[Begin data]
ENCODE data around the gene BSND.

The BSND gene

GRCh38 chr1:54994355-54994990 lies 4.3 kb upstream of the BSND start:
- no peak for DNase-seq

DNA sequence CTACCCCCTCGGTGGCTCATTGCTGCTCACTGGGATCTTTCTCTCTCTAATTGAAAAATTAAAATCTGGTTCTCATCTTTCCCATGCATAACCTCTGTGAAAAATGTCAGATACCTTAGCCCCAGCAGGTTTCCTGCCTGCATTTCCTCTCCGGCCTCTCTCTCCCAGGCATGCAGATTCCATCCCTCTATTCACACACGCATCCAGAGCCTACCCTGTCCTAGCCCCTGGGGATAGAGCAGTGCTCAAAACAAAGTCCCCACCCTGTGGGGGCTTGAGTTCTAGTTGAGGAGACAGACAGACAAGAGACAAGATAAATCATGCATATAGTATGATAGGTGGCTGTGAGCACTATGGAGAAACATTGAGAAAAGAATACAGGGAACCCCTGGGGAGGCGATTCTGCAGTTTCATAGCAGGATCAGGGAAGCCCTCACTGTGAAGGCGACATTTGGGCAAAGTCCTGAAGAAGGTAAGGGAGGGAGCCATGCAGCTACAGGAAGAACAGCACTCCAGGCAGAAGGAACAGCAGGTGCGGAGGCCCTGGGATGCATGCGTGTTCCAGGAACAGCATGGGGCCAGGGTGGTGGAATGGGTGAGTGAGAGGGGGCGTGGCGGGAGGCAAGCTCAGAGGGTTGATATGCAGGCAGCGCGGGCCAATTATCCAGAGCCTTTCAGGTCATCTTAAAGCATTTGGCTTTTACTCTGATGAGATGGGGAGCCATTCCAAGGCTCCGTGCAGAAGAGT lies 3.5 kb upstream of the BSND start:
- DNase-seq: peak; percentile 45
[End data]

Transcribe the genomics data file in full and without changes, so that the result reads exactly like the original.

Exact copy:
ENCODE data around the gene BSND.

The BSND gene

GRCh38 chr1:54994355-54994990 lies 4.3 kb upstream of the BSND start:
- no peak for DNase-seq

DNA sequence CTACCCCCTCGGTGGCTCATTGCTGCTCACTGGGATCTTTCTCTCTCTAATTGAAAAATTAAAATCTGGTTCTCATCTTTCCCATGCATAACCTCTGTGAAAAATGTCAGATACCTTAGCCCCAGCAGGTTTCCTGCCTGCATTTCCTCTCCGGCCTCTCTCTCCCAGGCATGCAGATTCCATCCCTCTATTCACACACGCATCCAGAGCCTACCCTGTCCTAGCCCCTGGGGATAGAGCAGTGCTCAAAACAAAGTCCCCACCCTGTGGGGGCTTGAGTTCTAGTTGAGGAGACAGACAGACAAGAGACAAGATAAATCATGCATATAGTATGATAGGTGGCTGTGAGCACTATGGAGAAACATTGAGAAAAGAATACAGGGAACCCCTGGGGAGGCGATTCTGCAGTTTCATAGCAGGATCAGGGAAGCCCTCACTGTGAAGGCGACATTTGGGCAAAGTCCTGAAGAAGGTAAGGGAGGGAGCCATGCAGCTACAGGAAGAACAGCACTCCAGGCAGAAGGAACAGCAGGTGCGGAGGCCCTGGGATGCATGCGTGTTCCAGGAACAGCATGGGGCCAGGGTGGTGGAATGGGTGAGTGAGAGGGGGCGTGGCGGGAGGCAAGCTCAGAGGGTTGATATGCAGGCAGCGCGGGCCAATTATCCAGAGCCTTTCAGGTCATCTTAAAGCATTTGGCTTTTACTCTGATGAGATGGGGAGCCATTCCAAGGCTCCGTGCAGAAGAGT lies 3.5 kb upstream of the BSND start:
- DNase-seq: peak; percentile 45